John Marshall Slaton’s corruption was exposed by National Alliance; and even Slaton affirmed Frank’s guilty verdict and stated “anti-Semitism” was not the cause of his conviction.
PLANS WERE announced this week to honor the Georgia governor known for—100 years ago—commuting the death sentence of a man widely believed to be wrongly convicted of murder. That man, Leo Frank, was later lynched by a mob.
Gov. John Marshall Slaton (pictured), who was also a lawyer, will soon be recognized with a marker on the grounds of the Atlanta History Center, near his former residence. A dedication ceremony is planned for 11 a.m. June 17, at the center, 130 West Paces Ferry Road N.W., the Georgia Historical Society announced. The Jewish American Society for Historic Preservation is erecting the marker along with the state and city history groups.
“With the dedication of this marker, we commemorate the life and legacy of Governor John Slaton,” said Dr. W. Todd Groce, president and CEO of the Georgia Historical Society. “Governor Slaton was a public servant who, in his own words, ‘could endure misconstruction, abuse and condemnation’ but could not stand ‘the constant companionship of an accusing conscience.'”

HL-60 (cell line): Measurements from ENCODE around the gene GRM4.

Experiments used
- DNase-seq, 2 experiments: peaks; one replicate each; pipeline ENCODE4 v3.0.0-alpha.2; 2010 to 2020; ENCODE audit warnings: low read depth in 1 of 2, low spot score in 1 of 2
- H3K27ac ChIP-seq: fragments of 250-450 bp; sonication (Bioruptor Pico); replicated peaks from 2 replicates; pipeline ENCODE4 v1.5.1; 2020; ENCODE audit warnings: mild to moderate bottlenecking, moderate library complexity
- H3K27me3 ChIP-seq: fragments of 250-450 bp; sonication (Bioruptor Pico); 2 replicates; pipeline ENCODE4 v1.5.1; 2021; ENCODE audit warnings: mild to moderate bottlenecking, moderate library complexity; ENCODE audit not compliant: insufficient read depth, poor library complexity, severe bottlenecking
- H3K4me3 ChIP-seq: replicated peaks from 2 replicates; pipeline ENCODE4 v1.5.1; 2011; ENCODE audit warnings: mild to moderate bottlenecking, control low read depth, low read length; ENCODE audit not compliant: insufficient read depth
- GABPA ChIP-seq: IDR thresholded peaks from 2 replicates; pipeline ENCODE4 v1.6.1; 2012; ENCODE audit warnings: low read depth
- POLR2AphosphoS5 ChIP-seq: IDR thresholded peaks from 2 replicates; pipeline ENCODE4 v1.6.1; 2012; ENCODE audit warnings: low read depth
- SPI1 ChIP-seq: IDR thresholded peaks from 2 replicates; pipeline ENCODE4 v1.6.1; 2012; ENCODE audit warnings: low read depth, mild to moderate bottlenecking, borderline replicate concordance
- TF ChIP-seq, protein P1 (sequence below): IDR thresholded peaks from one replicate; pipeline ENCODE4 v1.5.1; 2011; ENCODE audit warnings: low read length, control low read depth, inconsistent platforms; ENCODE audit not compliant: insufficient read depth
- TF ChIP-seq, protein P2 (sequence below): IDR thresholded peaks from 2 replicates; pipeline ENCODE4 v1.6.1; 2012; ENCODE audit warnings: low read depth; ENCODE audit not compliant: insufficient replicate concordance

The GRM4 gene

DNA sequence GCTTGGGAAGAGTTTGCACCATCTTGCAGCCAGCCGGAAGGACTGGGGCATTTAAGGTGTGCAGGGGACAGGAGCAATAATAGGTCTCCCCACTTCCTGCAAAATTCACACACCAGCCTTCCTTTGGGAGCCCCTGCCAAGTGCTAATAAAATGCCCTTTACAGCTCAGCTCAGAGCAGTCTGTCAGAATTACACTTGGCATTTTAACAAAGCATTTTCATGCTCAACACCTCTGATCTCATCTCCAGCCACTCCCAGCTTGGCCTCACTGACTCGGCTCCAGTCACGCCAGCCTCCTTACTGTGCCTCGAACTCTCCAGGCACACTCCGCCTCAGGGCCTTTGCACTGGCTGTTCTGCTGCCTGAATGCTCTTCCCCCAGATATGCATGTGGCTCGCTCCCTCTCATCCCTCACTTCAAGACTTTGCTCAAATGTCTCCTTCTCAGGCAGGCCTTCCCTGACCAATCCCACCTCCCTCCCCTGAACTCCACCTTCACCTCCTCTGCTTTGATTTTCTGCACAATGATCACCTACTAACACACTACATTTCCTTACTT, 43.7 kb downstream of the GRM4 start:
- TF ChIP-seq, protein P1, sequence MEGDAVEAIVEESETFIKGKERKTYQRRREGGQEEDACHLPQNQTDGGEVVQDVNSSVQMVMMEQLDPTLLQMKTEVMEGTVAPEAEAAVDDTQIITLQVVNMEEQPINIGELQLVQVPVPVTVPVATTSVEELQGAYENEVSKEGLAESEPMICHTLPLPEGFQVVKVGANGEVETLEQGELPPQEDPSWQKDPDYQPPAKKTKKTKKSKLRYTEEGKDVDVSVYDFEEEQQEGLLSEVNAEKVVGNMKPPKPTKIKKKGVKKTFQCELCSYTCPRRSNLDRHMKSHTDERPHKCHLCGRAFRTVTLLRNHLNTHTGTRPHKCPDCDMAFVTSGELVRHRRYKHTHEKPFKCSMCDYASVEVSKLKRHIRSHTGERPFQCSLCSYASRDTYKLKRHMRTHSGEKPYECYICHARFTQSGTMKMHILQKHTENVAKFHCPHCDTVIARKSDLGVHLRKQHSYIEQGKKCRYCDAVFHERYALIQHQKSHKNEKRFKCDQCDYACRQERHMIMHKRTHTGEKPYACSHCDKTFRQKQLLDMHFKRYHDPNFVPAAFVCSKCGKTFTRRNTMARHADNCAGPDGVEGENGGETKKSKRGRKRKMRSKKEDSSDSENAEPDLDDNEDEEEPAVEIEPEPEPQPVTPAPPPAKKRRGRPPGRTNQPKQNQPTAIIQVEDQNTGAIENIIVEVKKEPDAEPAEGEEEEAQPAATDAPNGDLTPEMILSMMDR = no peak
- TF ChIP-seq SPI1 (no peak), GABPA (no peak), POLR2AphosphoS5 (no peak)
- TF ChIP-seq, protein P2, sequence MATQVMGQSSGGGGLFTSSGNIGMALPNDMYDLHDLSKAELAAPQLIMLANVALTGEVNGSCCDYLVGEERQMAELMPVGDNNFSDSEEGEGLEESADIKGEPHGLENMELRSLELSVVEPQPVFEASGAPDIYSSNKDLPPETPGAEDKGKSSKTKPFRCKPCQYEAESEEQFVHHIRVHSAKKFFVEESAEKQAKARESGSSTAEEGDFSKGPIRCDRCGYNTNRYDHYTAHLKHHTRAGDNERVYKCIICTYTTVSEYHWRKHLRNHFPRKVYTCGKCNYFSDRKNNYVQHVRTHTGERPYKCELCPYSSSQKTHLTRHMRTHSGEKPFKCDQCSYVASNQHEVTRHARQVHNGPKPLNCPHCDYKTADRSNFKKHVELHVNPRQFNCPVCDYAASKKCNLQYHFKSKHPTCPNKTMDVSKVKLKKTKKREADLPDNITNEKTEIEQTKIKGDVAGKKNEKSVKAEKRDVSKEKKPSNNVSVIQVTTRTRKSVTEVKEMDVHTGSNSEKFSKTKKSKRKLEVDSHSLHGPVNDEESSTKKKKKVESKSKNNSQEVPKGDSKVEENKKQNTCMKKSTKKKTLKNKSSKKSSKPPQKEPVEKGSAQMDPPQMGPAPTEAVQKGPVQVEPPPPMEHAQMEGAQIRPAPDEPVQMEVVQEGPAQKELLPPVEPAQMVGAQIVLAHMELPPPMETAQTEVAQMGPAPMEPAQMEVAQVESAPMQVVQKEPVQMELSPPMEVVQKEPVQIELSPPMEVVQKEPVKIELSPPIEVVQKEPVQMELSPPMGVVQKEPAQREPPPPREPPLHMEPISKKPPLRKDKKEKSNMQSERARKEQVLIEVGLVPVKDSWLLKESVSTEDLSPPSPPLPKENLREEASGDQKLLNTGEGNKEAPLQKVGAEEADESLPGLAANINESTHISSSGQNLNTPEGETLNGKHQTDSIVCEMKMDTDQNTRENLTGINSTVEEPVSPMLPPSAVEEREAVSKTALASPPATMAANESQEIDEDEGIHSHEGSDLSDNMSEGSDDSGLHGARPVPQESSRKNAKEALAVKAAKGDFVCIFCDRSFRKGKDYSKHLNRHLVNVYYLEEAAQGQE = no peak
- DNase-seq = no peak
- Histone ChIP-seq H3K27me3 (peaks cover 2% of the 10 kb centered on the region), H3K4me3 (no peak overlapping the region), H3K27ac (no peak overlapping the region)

Speakers announced for the event include: Groce; Assistant Attorney General Van Pearlstein; Supreme Court Justice David E. Nahmias; Sheffield Hale, president and CEO of the Atlanta History Center; Shelley Rose, senior associate regional director, Anti-Defamation League; Rabbi Steven Lebow, Temple Kol Emeth; and Jerry Klinger, president of the Jewish American Society for Historic Preservation.
The marker will bear the governor’s name and lifespan, 1866-1955, followed by this note:
“John Marshall Slaton was born in Meriwether County and graduated from the University of Georgia before practicing law in Atlanta. Slaton served in both houses of the Georgia legislature and two terms as governor (1911-12 and 1913-15). While in office, he modernized Georgia’s tax system and roads. Concerned by the sensationalized atmosphere and circumstantial evidence that led to the notorious 1913 conviction of Jewish businessman Leo Frank in the murder of teenager Mary Phagan, Slaton granted Frank clemency in June 1915. Slaton’s commutation of Frank’s death sentence drew national attention but hostile local backlash resulted in Frank’s lynching in August 1915 and the end of Slaton’s political career. Slaton lived on property adjacent to today’s Atlanta History Center and Slaton Drive (named in his honor). He is buried in Oakland Cemetery.”
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Source: Daily Report